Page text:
Bernard Shane was a labour organizer active in the Tailor’s Project. Maurice Silcoff was a union founder and president for decades in Montreal.
Bernard Shane was born in Russia and came to the US in 1906. An organizer for the International Ladies’ Garment Workers’ Union (ILGWU), he moved to Toronto in 1934. After the war, he moved again, this time to Montreal, where he found the working standards for women in dressmaking abysmal. The so-called midinettes – from midi (noon) and dinette (short lunch), i.e. the “short-lunches” – were not permitted proper breaks or lunch hours. They might work as much as 80 hours per week in season for as little as $5 – $10 per week, and were then laid off in the quiet season.
In 1947, Shane was active in the Tailor’s Project, as described below. Later on, he served as President of the Jewish Labour Committee.
Born in Dublin, Maurice Silcoff immigrated to Canada in 1910. His parents died soon thereafter of tuberculosis. Raised by distant cousins, Silcoff and his brother went to work at the Acme Hat Company at the age of 12, for about 20 cents per hour. This sensitized the young boy to the tribulations of child labourers and unfair standards. 13 years later, he returned to the Acme Hat Company, but this time as the President of the local Canadian United Hatters, Cap and Millinery Workers Union. He also served as President of the International Leather Goods, Plastics and Novelty Workers’ Union until his retirement at age 80.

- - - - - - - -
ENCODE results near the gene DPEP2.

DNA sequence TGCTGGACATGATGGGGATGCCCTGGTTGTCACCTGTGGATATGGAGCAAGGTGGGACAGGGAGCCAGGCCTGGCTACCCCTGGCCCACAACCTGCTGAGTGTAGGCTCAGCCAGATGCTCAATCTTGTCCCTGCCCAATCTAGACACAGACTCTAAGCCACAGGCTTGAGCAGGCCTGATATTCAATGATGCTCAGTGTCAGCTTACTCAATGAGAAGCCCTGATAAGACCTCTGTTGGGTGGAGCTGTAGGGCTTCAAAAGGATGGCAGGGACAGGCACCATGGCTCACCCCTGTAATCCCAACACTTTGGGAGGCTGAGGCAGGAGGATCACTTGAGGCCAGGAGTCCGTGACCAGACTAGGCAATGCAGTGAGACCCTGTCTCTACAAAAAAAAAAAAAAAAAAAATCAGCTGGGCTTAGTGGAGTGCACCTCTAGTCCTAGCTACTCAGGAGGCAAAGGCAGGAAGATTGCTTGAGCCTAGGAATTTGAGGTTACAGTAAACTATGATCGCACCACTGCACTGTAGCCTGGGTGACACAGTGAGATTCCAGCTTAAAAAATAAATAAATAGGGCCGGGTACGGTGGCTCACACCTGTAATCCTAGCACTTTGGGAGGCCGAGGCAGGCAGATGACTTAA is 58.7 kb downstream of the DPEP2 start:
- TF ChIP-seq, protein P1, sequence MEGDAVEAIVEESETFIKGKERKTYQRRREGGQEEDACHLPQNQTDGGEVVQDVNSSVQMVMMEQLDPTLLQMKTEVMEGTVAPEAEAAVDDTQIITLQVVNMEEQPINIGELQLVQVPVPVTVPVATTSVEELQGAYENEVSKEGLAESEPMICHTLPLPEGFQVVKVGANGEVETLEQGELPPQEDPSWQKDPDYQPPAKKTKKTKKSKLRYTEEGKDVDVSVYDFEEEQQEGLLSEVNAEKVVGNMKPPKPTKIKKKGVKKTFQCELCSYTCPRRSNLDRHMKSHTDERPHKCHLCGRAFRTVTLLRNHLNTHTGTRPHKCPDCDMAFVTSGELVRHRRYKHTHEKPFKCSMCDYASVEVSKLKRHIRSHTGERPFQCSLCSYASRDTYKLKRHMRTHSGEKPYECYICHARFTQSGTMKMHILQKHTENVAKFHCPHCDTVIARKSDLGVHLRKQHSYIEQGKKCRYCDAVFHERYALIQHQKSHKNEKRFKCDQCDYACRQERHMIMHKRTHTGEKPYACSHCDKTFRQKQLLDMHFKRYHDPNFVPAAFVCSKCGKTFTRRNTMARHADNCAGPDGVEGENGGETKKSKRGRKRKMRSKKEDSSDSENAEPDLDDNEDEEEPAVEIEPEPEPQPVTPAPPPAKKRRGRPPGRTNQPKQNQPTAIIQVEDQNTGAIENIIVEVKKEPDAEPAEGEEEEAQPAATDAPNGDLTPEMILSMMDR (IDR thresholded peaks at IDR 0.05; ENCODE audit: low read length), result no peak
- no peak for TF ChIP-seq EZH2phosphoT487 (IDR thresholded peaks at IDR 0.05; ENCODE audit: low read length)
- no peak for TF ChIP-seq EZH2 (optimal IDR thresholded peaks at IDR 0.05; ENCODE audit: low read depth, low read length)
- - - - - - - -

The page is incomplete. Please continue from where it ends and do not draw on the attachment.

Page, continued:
Silcoff’s son, Joel, sits on Quebec’s Superior Court.
Silcoff and Shane, along with David Lewis, were active in the Tailor’s Project, a program designed to overcome Canada’s anti-Semitic immigration laws by bringing desperate Holocaust survivors into Canada as much-needed garment workers. Silcoff and Shane were given army positions and authorized to go to the Displaced Persons Camps and choose potential refugees. Although ostensibly a Tailor’s Project, Silcoff and Shane maintained an open definition of “garment worker,” bringing in a good number of musicians, artists, rabbis and intellectuals.
Special thanks to the Museum of Jewish Montreal.
Franklin Bialystok, Delayed Impact: The Holocaust and the Canadian Jewish Community.
Gerald Tulchinsky, Branching Out: The Transformation of the Canadian Jewish Community